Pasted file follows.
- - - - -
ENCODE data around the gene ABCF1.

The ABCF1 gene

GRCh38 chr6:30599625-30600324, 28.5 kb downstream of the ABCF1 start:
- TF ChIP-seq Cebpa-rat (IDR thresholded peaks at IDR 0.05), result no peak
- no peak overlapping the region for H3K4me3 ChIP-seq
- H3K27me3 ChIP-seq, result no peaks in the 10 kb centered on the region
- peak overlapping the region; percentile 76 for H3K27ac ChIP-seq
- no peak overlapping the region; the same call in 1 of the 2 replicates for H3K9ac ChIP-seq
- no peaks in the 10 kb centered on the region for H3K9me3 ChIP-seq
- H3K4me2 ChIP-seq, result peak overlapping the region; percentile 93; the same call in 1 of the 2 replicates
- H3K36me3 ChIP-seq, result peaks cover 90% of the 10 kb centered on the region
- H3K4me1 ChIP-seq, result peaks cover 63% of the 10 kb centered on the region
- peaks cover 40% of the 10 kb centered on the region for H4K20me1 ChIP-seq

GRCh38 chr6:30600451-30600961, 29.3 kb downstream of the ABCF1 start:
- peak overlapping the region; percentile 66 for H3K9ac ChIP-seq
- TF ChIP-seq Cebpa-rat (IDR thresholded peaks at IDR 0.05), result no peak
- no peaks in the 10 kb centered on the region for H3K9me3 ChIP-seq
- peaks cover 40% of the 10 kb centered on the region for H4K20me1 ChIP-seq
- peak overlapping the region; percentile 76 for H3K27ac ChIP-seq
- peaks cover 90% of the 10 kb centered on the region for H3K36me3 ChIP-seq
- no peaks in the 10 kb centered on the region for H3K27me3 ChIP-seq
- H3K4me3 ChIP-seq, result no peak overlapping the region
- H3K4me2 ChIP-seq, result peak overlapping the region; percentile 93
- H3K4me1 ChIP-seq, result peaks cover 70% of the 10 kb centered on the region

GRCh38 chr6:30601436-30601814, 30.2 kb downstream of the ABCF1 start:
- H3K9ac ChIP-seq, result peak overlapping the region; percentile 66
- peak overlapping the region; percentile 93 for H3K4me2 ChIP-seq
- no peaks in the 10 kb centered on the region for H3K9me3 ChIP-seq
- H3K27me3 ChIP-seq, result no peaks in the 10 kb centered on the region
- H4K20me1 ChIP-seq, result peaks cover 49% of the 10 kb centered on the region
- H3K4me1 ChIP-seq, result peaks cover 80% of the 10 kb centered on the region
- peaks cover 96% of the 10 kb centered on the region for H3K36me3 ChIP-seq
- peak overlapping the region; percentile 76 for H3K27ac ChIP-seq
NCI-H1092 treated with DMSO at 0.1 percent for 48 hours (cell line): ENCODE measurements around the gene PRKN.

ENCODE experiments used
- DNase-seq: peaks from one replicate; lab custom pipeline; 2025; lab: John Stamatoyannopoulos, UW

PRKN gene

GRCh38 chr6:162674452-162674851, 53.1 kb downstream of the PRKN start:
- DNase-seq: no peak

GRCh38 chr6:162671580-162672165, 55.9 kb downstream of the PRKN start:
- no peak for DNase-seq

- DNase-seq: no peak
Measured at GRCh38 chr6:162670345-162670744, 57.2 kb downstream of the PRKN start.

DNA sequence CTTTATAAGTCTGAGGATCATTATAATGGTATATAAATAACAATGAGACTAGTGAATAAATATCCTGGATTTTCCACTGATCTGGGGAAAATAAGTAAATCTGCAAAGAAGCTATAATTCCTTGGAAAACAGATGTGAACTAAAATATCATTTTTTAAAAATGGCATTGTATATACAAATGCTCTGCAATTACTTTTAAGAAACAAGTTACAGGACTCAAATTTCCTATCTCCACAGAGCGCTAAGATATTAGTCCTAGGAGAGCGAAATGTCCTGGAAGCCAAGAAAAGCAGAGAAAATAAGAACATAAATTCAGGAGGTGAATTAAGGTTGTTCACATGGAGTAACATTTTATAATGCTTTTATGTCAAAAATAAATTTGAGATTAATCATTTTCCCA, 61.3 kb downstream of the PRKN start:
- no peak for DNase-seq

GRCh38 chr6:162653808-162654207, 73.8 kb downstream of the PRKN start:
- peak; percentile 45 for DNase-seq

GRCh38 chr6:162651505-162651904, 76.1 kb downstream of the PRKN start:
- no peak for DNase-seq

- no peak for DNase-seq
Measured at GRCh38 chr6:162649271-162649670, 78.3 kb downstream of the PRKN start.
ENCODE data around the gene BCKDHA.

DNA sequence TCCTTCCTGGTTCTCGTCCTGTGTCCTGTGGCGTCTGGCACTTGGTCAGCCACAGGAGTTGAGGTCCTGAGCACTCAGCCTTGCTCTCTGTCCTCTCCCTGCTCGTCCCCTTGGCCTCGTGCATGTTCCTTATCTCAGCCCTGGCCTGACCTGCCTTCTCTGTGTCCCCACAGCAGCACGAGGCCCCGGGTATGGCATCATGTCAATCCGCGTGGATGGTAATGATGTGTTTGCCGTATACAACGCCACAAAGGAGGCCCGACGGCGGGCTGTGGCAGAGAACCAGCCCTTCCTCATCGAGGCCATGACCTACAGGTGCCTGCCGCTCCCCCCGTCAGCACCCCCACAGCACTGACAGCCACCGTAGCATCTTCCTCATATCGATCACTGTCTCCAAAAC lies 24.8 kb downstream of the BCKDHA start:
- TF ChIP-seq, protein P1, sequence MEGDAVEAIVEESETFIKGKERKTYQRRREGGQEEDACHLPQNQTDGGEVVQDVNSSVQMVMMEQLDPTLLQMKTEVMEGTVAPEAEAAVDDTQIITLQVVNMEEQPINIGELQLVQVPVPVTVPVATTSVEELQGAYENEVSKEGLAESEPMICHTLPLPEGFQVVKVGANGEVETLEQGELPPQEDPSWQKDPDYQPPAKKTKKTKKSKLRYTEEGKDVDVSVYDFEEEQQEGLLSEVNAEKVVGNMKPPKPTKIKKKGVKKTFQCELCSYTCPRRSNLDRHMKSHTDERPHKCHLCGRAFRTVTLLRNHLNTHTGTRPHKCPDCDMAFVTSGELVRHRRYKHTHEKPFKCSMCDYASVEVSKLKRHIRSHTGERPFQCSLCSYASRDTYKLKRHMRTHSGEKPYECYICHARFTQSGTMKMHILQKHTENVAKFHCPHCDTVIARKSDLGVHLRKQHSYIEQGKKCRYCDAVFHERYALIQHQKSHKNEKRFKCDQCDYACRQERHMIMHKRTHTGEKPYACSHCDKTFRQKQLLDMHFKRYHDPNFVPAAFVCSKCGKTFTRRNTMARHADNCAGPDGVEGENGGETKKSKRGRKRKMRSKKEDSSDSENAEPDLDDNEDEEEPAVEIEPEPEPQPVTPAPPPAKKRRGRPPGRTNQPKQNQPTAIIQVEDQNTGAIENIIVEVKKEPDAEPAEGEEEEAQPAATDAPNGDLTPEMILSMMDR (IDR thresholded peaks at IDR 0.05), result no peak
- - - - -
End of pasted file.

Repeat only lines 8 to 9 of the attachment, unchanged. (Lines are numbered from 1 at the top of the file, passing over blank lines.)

- no peak overlapping the region; the same call in 1 of the 2 replicates for H3K9ac ChIP-seq
- no peaks in the 10 kb centered on the region for H3K9me3 ChIP-seq